They are mounted, using the same two-sided scotch, and on one ear, fazor's grill was about 5 mm displaced, compared to magnet system of headphones. It's one of the reasons of highs imbalance.

Then I've measured width of fazor and magnets.



And width differs. This gives additional source of parasite reflections.



And on the outer side, it's really hard to align fazor properly, as magnet system grill is closed by damper. So, it's pretty easy to get something like this.



And it can be not 100% parallel...

Inner fazors can ba controlled by sight, so they were aligned correctly.

So, I've decided to use needle file to make fazor's bars same width as magnets.
 
Jun 7, 2015 at 9:09 AM Post #6 of 53

cleg

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Before tearing fazors, I've make a closer look to drivers.

1. Nope, front fazors are also aligned not perfect.



2. Membrane surface is dirty. I've found some hairs stick to it (green arrows), and some rests of black sponge (red arrows)



I think sponge was used to remove leftovers of glue, but some parts of sponge struck.

As for membrane construction.

You can't see wirings itself, they're under magnets. Membrane is reinforced with foil squares, gaps between them are translucent



3. Second driver is even more interesting. You can see same problem with fazor alignment, here it's even more noticeable, and mismatch grows from left to right



4. You can see dust between membrane layers.



5. Edges of membrane aren't perfectly glued



6. One of drivers have problems with parallels



Some conclusions.

- hairs and sponge will be removed
- most sound impact cames from bad fazor and membrane alignment.
- dust and bag edges glue can't be fixed, but they didn't impact on sound much. They can cause some durability problems, here membrane can exfoliate, but most probably it will be in distant future.

To be continued...
 
Jun 7, 2015 at 10:55 AM Post #8 of 53

cleg

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I've obtained the consent for drivers disassembly from headphones owner. Here are the photos of membrane



And now, the sad part.

Don't ever try to disassembly drivers. Also, don't try to unscrew the contacts, for example for rewiring.

Contact spacers and screws are glued, so any attempt to unscrew them causes irreversible damage of contact pads. I've disassembled old versions of LCD-2, and they didn't have any glue, so I've assembled them back without problems. New LCD models have disposable drivers.



Scratches near the contacts pads are from my attempts to get to aluminium and fix contacts. In this case it's impossible. Aluminium is under the polymer layer, so it's impossible to attach to wire.

This was the end of this modification attempt. LCD-3 surprised me a lot, so I've decided to share my observations, hope it will be useful.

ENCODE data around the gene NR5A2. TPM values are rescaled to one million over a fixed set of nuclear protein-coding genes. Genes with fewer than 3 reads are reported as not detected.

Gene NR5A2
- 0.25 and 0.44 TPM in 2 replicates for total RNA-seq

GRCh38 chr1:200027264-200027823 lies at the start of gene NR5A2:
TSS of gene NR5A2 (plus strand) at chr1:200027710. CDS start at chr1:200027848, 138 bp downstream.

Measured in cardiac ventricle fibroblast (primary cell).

Translator's note: Snorry will appreciate any feedback and can answer your questions, I'll translate them to him.
 
Jun 7, 2015 at 8:14 PM Post #9 of 53

Mirininc

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This is awful, it makes sense why I had to replace the left driver on my LCD-2 four times. I babied the heck out of them and they would always go out on me ~4-5 months after getting them back. 
 
Jun 7, 2015 at 10:53 PM Post #10 of 53

NzAudezey

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This makes me sick to the stomach I've had to send mine back 2 times for failed drivers. Is this a recent thing or have they been doing this for a while?
 
Jun 7, 2015 at 11:03 PM Post #11 of 53

Badas

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Not very good manufacturing practices.
 
I don't find any distortion in the higher frequencies on my classic (non fazor) LCD-3. So I'm really hoping I don't get the dreaded driver failure. I don't think I would like the new fazor version.
 
Jun 8, 2015 at 1:16 AM Post #12 of 53

jerg

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My main curiosity is whether the "beat up" condition of the diaphragm in the two exposed diaphragm photos, are due to the aggressive method of ripping apart the magnet arrays, or are they actually like that (all scratched up) even under the magnets?
 
Jun 8, 2015 at 2:26 AM Post #13 of 53

Stereolab42

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I've PM'd the Audeze HeadFi account to invite them to respond to this thread. As the owner of two LCD-XCs and a new LCD-3 I can say I've zero problems aside from a couple fitment issues that were trivially remedied. Audeze is famous/infamous for continuous improvement so I have no doubt that if these issues represent ongoing flaws rather than a one-off QA miss they will be fixed.
 
Jun 8, 2015 at 3:39 AM Post #14 of 53

cleg

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My main curiosity is whether the "beat up" condition of the diaphragm in the two exposed diaphragm photos, are due to the aggressive method of ripping apart the magnet arrays, or are they actually like that (all scratched up) even under the magnets?


I'll clarify with Snorry, but most probably, there was no any "aggressive" attempts to rip apart magnet arrays, everything was made very gently and accurate (but it doesn't helped to avoid contact pads destruction).